- The shot was made by the Juno probe on its 31st flight to the gas giant
NASA’s Juno mission has managed to capture the formation of a lightning bolt in Jupiter’s atmosphere. The view was made in the middle of its 31st flight to the gas planet, at the end of 2020. The North American space agency recently revealed it to the entire world.
The image was achieved thanks to the spacecraft’s JunoCam instrument. This is a visible-light color camera designed to take pictures of Jupiter’s cloud tops. It was included on the spacecraft specifically for public engagement purposes, but has proven important for scientific investigations as well.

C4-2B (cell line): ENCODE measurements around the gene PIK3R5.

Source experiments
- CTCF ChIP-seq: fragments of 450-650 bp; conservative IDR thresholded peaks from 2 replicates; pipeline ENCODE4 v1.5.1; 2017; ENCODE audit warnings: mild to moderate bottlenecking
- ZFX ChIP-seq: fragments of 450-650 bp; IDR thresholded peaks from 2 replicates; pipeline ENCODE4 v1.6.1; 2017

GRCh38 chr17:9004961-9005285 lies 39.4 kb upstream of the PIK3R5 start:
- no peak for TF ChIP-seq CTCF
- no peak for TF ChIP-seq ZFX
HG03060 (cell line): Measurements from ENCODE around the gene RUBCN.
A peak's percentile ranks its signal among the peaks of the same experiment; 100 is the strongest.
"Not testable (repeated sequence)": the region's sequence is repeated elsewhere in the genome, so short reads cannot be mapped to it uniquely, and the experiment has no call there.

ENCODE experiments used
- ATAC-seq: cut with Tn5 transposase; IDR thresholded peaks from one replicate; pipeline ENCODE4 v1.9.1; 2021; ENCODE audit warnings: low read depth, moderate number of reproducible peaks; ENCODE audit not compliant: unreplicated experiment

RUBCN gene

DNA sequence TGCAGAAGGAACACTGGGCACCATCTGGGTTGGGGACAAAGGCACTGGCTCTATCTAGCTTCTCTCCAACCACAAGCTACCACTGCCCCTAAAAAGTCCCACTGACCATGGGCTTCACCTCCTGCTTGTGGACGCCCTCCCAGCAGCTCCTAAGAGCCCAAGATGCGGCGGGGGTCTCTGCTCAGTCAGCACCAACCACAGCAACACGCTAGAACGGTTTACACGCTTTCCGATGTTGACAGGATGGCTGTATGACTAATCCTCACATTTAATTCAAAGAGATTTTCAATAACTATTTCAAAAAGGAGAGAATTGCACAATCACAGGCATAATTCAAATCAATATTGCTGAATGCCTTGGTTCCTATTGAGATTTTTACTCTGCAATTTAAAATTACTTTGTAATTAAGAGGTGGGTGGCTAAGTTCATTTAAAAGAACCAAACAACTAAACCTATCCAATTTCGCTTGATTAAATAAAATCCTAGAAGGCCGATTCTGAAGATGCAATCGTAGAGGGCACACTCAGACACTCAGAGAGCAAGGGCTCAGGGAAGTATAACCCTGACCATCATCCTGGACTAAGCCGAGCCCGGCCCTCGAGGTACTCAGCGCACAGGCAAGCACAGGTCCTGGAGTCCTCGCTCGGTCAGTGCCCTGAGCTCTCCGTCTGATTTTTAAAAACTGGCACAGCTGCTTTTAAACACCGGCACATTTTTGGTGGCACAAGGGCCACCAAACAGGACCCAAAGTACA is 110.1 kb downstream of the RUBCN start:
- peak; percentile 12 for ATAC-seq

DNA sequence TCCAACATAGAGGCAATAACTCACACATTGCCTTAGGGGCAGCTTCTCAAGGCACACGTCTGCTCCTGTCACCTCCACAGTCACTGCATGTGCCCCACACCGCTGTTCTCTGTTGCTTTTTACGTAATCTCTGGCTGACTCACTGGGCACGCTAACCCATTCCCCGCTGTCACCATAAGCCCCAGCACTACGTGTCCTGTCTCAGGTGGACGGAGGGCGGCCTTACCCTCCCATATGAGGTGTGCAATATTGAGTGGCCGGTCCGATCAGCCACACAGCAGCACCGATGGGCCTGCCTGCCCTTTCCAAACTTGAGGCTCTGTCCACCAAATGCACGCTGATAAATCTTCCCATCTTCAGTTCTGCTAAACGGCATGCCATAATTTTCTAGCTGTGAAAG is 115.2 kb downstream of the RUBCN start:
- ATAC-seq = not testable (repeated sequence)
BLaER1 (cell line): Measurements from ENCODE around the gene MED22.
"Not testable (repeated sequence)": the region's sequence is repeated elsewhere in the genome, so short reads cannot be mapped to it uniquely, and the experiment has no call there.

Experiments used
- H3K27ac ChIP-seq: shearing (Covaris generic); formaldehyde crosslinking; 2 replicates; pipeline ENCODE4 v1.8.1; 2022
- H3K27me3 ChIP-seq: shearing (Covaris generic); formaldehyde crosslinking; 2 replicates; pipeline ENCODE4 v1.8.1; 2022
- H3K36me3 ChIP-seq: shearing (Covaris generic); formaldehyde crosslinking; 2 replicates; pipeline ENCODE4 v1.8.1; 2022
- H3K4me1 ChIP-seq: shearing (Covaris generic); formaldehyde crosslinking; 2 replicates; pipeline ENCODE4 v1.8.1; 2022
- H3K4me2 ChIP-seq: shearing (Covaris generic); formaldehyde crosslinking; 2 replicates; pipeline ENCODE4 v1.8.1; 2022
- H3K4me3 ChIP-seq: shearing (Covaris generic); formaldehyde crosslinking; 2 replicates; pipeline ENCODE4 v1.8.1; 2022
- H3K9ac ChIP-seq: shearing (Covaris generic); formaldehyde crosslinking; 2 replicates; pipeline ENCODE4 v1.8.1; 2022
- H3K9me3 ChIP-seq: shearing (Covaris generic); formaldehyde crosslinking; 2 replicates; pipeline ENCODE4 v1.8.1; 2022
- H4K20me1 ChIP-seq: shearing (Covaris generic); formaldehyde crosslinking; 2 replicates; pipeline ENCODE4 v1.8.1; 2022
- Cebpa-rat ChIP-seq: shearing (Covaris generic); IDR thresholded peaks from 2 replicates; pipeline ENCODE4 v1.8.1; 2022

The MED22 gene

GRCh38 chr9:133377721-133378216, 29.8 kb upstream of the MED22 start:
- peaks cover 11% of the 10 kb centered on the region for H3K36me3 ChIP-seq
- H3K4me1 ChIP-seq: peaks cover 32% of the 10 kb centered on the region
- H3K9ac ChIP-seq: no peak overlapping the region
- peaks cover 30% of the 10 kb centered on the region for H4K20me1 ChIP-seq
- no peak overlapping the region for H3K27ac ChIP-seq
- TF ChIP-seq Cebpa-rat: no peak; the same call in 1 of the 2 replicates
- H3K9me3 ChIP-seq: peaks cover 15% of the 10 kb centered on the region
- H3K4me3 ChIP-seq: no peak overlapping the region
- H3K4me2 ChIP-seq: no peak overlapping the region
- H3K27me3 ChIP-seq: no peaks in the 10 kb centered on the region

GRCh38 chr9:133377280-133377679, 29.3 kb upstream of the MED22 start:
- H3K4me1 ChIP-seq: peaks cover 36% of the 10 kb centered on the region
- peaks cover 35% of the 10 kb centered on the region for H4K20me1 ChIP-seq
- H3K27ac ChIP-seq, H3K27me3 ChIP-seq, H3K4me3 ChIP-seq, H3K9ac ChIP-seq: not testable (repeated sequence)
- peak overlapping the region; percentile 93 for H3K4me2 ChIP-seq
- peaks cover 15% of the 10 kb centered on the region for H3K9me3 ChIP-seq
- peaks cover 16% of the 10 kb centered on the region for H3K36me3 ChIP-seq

At the time the raw image was taken, Juno was about 20,000 miles above Jupiter’s clouds, at a latitude of about 78 degrees as it approached the planet. In 2022, citizen scientist Kevin M. Gill processed the image from raw data from the probe.
The spacecraft has been able to carry out 51 overflights to date, which has made it possible to learn how this phenomenon is formed in conditions very different from those on Earth.
“On Earth, lightning originates from water clouds and occurs most frequently near the equator, while on Jupiter lightning is likely to also occur in clouds containing a solution of ammonia and water, and can be seen with more frequently near the poles,” NASA officials wrote in the image description.
According to a space agency infographic, water vapor mixes with atmospheric ammonia which acts as antifreeze allowing the vapor to rise in strong updrafts some 22 km from the surface. Temperatures there range between 121-150 below zero.